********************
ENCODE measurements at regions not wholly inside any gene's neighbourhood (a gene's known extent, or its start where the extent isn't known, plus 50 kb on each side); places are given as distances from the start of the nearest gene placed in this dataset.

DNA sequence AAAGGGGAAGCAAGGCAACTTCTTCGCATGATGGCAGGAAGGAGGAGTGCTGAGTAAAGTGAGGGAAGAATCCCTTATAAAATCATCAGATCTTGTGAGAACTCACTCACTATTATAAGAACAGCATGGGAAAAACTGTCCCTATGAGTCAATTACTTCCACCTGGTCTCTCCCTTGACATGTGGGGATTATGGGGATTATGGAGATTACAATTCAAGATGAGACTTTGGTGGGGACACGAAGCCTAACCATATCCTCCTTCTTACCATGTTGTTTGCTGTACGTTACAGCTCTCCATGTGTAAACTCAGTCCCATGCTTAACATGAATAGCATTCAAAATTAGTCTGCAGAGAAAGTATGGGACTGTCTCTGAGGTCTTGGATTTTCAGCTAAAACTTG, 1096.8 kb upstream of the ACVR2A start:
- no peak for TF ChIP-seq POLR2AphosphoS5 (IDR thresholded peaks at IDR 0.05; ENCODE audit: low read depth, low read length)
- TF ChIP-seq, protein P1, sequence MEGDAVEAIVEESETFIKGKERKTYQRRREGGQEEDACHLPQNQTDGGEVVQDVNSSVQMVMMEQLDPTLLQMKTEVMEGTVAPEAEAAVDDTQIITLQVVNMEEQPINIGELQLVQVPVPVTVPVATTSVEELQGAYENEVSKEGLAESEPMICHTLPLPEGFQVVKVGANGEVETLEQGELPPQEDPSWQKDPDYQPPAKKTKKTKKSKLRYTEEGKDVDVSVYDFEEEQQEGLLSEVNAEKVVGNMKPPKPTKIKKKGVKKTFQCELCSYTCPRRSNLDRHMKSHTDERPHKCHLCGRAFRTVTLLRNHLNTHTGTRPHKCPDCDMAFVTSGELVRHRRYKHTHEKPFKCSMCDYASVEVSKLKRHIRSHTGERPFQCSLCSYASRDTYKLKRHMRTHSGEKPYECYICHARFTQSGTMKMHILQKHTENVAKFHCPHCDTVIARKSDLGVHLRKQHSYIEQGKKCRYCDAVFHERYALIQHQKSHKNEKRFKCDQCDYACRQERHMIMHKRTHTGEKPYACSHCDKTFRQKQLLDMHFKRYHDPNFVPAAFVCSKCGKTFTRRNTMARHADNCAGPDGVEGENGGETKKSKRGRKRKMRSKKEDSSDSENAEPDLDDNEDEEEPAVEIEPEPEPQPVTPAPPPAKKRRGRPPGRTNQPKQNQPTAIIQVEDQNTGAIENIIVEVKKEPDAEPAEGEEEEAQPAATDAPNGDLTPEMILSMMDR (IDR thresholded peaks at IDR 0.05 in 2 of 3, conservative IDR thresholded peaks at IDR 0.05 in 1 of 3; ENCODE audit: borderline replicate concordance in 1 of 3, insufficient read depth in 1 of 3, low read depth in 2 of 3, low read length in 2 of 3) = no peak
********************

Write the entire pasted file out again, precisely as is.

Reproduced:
ENCODE measurements at regions not wholly inside any gene's neighbourhood (a gene's known extent, or its start where the extent isn't known, plus 50 kb on each side); places are given as distances from the start of the nearest gene placed in this dataset.

DNA sequence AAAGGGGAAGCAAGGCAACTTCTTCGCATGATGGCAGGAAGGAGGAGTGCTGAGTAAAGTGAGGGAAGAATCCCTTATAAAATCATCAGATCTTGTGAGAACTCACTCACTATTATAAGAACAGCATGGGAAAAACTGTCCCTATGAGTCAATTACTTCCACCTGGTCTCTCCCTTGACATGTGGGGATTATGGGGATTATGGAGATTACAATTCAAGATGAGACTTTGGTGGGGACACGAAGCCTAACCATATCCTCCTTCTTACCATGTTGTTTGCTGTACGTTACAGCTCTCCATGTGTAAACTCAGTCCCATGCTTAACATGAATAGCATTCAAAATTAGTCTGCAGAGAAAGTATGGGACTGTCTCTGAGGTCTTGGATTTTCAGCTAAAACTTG, 1096.8 kb upstream of the ACVR2A start:
- no peak for TF ChIP-seq POLR2AphosphoS5 (IDR thresholded peaks at IDR 0.05; ENCODE audit: low read depth, low read length)
- TF ChIP-seq, protein P1, sequence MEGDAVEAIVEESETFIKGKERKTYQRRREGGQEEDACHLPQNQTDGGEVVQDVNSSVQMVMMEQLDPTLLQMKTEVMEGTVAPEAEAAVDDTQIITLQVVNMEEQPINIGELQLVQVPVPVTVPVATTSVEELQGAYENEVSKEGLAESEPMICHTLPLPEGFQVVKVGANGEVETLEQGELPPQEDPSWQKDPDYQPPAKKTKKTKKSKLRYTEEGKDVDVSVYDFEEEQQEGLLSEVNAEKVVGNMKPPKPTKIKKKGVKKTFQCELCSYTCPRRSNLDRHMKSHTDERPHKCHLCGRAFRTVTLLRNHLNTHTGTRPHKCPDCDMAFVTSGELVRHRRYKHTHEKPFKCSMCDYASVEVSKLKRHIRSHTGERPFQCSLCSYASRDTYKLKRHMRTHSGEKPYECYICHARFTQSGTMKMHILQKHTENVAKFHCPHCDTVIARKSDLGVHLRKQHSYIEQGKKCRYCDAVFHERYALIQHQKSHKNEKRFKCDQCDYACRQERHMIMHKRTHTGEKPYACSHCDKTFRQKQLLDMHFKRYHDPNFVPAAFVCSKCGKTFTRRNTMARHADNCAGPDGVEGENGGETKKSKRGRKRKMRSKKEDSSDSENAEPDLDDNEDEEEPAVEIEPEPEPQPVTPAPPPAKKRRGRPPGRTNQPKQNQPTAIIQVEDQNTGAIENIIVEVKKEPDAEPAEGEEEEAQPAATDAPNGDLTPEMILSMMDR (IDR thresholded peaks at IDR 0.05 in 2 of 3, conservative IDR thresholded peaks at IDR 0.05 in 1 of 3; ENCODE audit: borderline replicate concordance in 1 of 3, insufficient read depth in 1 of 3, low read depth in 2 of 3, low read length in 2 of 3) = no peak